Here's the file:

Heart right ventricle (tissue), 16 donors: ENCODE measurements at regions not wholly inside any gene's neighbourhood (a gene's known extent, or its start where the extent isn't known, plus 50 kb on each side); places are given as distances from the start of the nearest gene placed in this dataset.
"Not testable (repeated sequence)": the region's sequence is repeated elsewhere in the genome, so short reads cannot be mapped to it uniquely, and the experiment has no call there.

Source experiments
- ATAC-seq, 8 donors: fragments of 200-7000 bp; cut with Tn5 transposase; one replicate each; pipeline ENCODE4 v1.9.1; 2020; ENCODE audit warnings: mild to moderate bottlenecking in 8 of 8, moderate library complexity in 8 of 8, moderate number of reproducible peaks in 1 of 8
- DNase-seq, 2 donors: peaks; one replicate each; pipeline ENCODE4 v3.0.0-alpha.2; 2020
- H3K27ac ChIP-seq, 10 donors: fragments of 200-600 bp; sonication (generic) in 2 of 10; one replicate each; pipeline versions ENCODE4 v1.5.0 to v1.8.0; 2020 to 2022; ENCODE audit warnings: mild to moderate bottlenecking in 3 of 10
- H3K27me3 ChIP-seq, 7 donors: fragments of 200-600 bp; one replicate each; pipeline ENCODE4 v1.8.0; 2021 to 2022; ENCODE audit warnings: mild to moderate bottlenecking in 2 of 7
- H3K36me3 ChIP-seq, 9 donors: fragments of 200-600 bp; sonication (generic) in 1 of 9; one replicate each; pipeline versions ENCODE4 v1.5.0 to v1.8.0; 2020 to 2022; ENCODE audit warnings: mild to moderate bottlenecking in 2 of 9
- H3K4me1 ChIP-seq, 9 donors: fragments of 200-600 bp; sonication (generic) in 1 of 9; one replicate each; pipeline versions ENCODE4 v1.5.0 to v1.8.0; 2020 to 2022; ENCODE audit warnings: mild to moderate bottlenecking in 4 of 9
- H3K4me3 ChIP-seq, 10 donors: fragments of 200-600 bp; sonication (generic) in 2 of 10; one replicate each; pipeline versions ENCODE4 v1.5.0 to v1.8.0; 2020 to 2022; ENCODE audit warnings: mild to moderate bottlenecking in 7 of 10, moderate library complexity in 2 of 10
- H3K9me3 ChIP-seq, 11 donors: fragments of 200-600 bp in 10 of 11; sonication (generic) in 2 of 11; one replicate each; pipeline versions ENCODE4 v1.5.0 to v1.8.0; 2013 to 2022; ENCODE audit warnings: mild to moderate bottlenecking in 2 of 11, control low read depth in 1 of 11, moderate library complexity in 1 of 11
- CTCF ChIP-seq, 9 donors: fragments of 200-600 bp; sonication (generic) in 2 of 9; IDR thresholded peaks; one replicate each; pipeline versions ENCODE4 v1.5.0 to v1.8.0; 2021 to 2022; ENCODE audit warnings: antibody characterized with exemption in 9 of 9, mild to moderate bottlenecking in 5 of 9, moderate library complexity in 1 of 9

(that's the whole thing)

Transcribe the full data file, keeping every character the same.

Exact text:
Heart right ventricle (tissue), 16 donors: ENCODE measurements at regions not wholly inside any gene's neighbourhood (a gene's known extent, or its start where the extent isn't known, plus 50 kb on each side); places are given as distances from the start of the nearest gene placed in this dataset.
"Not testable (repeated sequence)": the region's sequence is repeated elsewhere in the genome, so short reads cannot be mapped to it uniquely, and the experiment has no call there.

Source experiments
- ATAC-seq, 8 donors: fragments of 200-7000 bp; cut with Tn5 transposase; one replicate each; pipeline ENCODE4 v1.9.1; 2020; ENCODE audit warnings: mild to moderate bottlenecking in 8 of 8, moderate library complexity in 8 of 8, moderate number of reproducible peaks in 1 of 8
- DNase-seq, 2 donors: peaks; one replicate each; pipeline ENCODE4 v3.0.0-alpha.2; 2020
- H3K27ac ChIP-seq, 10 donors: fragments of 200-600 bp; sonication (generic) in 2 of 10; one replicate each; pipeline versions ENCODE4 v1.5.0 to v1.8.0; 2020 to 2022; ENCODE audit warnings: mild to moderate bottlenecking in 3 of 10
- H3K27me3 ChIP-seq, 7 donors: fragments of 200-600 bp; one replicate each; pipeline ENCODE4 v1.8.0; 2021 to 2022; ENCODE audit warnings: mild to moderate bottlenecking in 2 of 7
- H3K36me3 ChIP-seq, 9 donors: fragments of 200-600 bp; sonication (generic) in 1 of 9; one replicate each; pipeline versions ENCODE4 v1.5.0 to v1.8.0; 2020 to 2022; ENCODE audit warnings: mild to moderate bottlenecking in 2 of 9
- H3K4me1 ChIP-seq, 9 donors: fragments of 200-600 bp; sonication (generic) in 1 of 9; one replicate each; pipeline versions ENCODE4 v1.5.0 to v1.8.0; 2020 to 2022; ENCODE audit warnings: mild to moderate bottlenecking in 4 of 9
- H3K4me3 ChIP-seq, 10 donors: fragments of 200-600 bp; sonication (generic) in 2 of 10; one replicate each; pipeline versions ENCODE4 v1.5.0 to v1.8.0; 2020 to 2022; ENCODE audit warnings: mild to moderate bottlenecking in 7 of 10, moderate library complexity in 2 of 10
- H3K9me3 ChIP-seq, 11 donors: fragments of 200-600 bp in 10 of 11; sonication (generic) in 2 of 11; one replicate each; pipeline versions ENCODE4 v1.5.0 to v1.8.0; 2013 to 2022; ENCODE audit warnings: mild to moderate bottlenecking in 2 of 11, control low read depth in 1 of 11, moderate library complexity in 1 of 11
- CTCF ChIP-seq, 9 donors: fragments of 200-600 bp; sonication (generic) in 2 of 9; IDR thresholded peaks; one replicate each; pipeline versions ENCODE4 v1.5.0 to v1.8.0; 2021 to 2022; ENCODE audit warnings: antibody characterized with exemption in 9 of 9, mild to moderate bottlenecking in 5 of 9, moderate library complexity in 1 of 9